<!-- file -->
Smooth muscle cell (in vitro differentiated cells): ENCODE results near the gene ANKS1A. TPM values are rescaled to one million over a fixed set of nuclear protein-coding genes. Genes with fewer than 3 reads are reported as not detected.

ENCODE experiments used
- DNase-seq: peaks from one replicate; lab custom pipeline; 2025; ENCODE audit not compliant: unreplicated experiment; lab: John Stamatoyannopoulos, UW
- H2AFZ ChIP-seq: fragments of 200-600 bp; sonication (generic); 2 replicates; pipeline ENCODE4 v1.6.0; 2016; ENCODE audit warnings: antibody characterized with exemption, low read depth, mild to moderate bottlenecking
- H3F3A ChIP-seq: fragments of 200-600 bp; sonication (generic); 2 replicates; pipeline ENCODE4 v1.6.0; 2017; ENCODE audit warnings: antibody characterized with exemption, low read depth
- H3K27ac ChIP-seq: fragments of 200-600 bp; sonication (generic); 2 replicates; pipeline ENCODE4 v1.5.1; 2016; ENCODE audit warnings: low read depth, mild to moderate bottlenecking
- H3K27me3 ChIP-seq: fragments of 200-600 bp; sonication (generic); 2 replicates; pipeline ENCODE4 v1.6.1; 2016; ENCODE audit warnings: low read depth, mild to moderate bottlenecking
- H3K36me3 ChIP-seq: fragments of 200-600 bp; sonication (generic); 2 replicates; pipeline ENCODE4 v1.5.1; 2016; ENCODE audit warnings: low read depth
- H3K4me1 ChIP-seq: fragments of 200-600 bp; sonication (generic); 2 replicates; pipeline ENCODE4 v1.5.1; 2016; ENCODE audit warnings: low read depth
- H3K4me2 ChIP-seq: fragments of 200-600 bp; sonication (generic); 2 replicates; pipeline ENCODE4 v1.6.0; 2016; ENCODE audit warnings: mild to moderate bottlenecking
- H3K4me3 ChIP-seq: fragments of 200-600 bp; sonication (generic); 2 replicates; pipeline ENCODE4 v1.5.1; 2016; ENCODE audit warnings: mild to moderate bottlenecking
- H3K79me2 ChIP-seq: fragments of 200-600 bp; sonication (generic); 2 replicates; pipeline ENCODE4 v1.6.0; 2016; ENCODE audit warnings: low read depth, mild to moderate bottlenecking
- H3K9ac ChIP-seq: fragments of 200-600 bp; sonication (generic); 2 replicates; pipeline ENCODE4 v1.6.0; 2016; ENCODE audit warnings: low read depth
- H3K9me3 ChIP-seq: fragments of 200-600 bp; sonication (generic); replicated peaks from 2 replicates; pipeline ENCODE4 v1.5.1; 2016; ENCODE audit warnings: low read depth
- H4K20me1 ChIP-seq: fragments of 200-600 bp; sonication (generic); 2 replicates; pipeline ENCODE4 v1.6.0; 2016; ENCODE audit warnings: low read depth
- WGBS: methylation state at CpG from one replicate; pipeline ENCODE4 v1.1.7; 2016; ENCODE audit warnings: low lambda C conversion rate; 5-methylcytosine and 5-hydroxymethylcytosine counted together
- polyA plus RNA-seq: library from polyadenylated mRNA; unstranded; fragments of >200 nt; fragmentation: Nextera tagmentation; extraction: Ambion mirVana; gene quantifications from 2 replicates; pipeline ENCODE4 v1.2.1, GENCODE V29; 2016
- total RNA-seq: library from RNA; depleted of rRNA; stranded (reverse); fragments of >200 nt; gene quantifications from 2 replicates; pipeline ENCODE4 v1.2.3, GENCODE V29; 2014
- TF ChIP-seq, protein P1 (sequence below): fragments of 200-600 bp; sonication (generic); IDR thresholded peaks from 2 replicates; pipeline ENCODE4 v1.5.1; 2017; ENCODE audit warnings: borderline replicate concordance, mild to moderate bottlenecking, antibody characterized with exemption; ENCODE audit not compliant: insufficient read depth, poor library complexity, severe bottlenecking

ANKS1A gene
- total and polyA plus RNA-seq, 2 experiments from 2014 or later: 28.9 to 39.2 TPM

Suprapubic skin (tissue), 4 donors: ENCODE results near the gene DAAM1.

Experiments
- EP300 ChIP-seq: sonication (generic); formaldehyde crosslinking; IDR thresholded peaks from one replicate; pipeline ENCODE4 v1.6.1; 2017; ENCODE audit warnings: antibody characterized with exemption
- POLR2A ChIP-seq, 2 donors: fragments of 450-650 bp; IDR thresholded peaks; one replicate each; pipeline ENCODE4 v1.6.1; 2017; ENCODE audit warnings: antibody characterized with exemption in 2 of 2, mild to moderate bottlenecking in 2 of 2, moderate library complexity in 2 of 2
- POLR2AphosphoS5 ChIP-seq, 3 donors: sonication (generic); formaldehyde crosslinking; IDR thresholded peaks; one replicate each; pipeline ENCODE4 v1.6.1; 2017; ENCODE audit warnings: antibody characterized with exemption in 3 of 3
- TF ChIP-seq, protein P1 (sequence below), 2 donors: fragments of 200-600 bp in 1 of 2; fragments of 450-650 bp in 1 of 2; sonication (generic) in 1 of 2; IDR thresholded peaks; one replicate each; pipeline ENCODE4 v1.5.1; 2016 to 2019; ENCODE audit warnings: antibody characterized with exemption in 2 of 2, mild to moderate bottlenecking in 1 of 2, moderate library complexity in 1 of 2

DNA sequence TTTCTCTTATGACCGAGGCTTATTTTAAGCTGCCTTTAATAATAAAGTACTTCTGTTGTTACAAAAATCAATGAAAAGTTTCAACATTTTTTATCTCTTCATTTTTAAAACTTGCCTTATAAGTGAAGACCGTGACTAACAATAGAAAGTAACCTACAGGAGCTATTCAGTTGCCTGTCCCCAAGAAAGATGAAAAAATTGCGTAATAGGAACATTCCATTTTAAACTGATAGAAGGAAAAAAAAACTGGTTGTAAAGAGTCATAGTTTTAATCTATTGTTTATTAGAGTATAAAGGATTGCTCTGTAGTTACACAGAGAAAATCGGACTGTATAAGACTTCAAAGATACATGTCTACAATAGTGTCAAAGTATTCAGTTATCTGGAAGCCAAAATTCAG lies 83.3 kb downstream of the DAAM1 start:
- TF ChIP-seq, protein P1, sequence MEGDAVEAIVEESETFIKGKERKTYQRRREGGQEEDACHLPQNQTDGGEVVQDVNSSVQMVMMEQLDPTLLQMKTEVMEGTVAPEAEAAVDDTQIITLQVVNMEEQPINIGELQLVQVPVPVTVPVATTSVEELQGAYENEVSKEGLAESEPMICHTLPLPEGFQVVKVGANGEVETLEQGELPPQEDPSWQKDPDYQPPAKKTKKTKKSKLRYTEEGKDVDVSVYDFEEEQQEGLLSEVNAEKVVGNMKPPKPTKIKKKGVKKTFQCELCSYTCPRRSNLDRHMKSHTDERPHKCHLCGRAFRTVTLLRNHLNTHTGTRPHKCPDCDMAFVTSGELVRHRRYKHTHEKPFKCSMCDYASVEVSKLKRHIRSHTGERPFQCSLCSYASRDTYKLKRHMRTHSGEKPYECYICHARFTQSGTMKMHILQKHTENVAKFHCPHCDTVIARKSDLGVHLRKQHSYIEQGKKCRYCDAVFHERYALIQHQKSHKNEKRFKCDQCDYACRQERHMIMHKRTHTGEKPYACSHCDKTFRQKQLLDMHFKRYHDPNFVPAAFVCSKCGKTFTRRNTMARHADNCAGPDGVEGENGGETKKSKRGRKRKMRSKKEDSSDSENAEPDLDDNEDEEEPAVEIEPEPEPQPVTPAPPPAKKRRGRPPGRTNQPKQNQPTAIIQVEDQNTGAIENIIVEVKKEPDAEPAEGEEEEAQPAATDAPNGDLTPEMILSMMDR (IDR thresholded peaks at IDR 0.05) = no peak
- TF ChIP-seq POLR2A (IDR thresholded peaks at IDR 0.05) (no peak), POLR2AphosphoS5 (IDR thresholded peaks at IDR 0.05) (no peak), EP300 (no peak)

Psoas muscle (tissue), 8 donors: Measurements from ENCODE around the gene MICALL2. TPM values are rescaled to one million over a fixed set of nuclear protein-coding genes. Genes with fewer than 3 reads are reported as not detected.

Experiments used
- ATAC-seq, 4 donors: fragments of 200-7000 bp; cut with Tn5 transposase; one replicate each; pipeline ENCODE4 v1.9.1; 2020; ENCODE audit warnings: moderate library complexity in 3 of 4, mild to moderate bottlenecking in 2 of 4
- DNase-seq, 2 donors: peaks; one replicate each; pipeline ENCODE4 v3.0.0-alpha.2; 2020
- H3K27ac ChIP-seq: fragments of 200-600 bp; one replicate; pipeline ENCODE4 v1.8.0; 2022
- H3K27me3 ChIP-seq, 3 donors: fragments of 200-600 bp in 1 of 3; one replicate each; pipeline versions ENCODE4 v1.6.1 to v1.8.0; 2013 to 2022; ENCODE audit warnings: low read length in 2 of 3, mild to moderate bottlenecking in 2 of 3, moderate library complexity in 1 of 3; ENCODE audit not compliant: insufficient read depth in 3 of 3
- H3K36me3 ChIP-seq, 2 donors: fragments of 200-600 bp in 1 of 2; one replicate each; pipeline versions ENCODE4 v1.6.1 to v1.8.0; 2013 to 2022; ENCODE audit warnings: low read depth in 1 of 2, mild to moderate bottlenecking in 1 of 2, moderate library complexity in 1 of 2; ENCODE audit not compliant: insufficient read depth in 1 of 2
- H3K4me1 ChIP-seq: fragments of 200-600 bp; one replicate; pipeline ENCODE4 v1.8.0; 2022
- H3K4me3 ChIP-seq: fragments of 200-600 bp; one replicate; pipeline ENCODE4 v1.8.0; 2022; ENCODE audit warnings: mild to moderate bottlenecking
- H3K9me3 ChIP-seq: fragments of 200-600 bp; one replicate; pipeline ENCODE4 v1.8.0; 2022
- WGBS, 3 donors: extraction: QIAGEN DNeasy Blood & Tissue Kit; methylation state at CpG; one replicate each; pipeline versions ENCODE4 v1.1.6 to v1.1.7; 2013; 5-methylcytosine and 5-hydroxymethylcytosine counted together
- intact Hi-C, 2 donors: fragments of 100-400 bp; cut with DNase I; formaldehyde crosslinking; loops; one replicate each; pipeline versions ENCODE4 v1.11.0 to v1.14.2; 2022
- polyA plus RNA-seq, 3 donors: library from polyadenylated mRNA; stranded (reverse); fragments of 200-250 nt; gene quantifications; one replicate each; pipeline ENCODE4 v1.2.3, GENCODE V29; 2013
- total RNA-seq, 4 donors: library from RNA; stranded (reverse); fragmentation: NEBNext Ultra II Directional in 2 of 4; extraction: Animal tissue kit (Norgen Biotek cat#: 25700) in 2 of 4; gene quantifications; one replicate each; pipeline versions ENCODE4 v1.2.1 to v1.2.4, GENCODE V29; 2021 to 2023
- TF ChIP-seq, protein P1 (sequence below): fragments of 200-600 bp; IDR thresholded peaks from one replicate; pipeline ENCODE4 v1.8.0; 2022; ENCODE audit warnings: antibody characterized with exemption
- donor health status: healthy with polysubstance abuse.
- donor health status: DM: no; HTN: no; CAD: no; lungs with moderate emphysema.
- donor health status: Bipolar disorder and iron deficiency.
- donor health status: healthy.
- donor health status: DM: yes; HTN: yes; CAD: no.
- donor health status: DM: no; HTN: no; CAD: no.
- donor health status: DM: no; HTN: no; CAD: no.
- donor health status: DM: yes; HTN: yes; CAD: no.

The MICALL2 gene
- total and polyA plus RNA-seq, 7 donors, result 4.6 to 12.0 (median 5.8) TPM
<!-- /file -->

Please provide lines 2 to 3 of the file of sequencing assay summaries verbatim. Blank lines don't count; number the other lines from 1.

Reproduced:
ENCODE experiments used
- DNase-seq: peaks from one replicate; lab custom pipeline; 2025; ENCODE audit not compliant: unreplicated experiment; lab: John Stamatoyannopoulos, UW